If we are well rooted in the gospel, then there's no need to fear. One of the key attributes of Christ is love, and perfect love for God and others dispels the fear. It reminds me of a Mormon message where Russell M. Nelson describes going down to his death in an airplane and seeing others freak out, but he was calm because he was prepared to meet his maker. If we're temporally and most importantly spiritually prepared and walking in the light and sticking to the undeviating course leading to eternal life with faith and hope at the center, we'll have no need to fear, as Christ is our rock and foundation.

The work in Bournemouth:

So not too much news from the Bournemouth front, but we see little miracles happen day by day, and hope that more will happen (because we need them bad!)

We visited a less-active in spirit kind of guy, a return missionary with a family, served on a bishopric, but has some issues with people in the ward. We happened to be with a third missionary from a different area (too long to explain) and he along with us, but most especially him, rebuked this guy by the power of the Spirit, and he's going to reconsider how he feels and try to develop charity toward church leaders that are less than perfect. Kind of reminds me of Holland's talk. So to answer your question, the most effective thing in this area (it changes with each area) is to contact people on the streets. There's not too many people to where it's crazy, but with tracting, it's not quite as effective and rapid if that makes sense. St Contacting is a bit more fun as well, and with tracting, we've got a preconceived view of being Jehovah's Witnesses. (There's loads of them in this country) In my previous, more country areas where people mostly drive around, knocking is a bit more effective. In more city areas, it's the opposite. Anyway, it's good fun.

This area (I don't know if I mentioned before) is like little London, in the way it feels, it's international-ness. I've met more various kinds of people in the space of a month than I've ever had on my mission so far. They're from everywhere, but mostly spanish speakers.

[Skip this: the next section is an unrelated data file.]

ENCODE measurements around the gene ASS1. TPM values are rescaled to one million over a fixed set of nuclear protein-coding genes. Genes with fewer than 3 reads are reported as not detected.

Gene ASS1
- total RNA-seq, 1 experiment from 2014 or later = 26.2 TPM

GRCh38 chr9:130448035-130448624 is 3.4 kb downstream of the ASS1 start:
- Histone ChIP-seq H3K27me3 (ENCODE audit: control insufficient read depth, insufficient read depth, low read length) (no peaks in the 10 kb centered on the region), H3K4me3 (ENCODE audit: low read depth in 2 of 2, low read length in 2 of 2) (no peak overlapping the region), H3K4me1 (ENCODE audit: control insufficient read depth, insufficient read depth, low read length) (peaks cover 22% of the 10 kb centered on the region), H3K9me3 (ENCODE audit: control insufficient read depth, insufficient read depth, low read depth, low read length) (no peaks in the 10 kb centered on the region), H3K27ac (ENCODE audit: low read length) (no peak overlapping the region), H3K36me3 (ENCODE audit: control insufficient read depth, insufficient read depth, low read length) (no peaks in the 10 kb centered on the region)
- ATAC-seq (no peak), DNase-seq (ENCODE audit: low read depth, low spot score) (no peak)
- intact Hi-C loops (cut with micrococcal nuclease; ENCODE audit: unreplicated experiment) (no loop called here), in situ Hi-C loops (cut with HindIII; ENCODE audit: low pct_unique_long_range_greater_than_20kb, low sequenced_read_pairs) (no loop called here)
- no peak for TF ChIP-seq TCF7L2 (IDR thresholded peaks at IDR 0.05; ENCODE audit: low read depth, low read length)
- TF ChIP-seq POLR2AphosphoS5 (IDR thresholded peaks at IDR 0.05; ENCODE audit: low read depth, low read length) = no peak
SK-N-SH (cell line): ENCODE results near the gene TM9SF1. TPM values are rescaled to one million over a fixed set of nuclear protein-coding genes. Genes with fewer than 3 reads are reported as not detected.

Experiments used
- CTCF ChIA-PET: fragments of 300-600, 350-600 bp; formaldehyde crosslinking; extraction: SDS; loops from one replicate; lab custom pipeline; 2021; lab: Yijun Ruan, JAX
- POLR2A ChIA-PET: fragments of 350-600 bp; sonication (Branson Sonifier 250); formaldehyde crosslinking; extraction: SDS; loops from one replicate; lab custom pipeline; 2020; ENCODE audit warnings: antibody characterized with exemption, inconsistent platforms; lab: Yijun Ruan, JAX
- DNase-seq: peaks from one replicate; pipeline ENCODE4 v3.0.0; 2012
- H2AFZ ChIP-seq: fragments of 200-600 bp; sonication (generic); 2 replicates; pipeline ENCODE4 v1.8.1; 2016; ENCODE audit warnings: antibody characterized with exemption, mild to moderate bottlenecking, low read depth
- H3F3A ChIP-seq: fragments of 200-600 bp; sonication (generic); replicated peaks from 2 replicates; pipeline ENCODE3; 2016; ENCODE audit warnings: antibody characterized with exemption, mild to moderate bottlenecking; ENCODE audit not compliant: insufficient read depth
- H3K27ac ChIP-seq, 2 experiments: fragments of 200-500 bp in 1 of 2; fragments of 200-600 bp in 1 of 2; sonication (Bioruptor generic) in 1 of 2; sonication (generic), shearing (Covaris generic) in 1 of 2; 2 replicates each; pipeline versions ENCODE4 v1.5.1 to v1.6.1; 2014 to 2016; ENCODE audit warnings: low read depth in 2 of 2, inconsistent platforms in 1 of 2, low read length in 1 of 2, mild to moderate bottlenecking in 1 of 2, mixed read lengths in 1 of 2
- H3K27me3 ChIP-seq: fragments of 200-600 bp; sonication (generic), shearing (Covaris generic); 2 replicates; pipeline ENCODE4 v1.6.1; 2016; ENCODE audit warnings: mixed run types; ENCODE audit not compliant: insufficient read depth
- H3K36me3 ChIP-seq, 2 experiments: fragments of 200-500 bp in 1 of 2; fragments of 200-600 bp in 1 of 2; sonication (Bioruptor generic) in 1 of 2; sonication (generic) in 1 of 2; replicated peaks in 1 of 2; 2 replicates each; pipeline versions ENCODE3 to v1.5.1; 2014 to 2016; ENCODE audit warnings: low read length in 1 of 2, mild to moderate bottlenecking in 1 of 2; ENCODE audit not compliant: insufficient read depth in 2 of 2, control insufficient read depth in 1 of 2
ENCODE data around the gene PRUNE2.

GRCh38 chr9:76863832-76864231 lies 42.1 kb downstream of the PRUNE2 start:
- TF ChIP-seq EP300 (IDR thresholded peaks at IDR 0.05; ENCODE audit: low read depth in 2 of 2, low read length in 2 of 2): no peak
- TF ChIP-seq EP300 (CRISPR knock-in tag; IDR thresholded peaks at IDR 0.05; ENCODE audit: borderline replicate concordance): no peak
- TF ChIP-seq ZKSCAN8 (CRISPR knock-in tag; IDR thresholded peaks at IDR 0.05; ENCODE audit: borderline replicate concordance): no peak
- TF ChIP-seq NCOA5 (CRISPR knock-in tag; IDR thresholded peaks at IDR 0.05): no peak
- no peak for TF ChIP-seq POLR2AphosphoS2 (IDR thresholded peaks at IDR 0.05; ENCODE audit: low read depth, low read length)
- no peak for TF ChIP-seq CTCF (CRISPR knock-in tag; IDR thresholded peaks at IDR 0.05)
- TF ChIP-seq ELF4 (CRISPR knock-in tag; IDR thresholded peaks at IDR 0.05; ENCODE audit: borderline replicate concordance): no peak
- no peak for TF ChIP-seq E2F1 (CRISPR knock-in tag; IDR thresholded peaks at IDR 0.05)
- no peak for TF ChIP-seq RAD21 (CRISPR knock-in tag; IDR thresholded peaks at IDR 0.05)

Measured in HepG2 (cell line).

There's not much in the way of nature, we're in a city type area, but the beach is really cool (Bournemouth is known for the beach) and there's gardens nearby that are also pretty cool.

Helping an investigator put together a bookcase. 
What? Pink tools!?!

Elder Chacon from Spain

Handyman McCook

We had one cool miracle worth mentioning. We received a referral, Gary, from, called him up and sat with him an hour later. Gary is really seeking truth, and has many eastern religious philosophies, but wants to find the truth. He's taking everything in. We gave him loads of things to read (he's a big reader), but encouraged him to focus on the Book of Mormon because that's how he'll come to know of Christ's divinity easier than any other source. We did some service for him later in the week putting a book case together, and giving them (him and his partner) priesthood blessings as they're not well for various reasons. They keep giving us food, which I don't mind! They're solid. I see him and possibly her, if her arthritis isn't too bad, getting baptized in the near future. They're a bit older, like 50ish. I'll keep yall posted on their progress.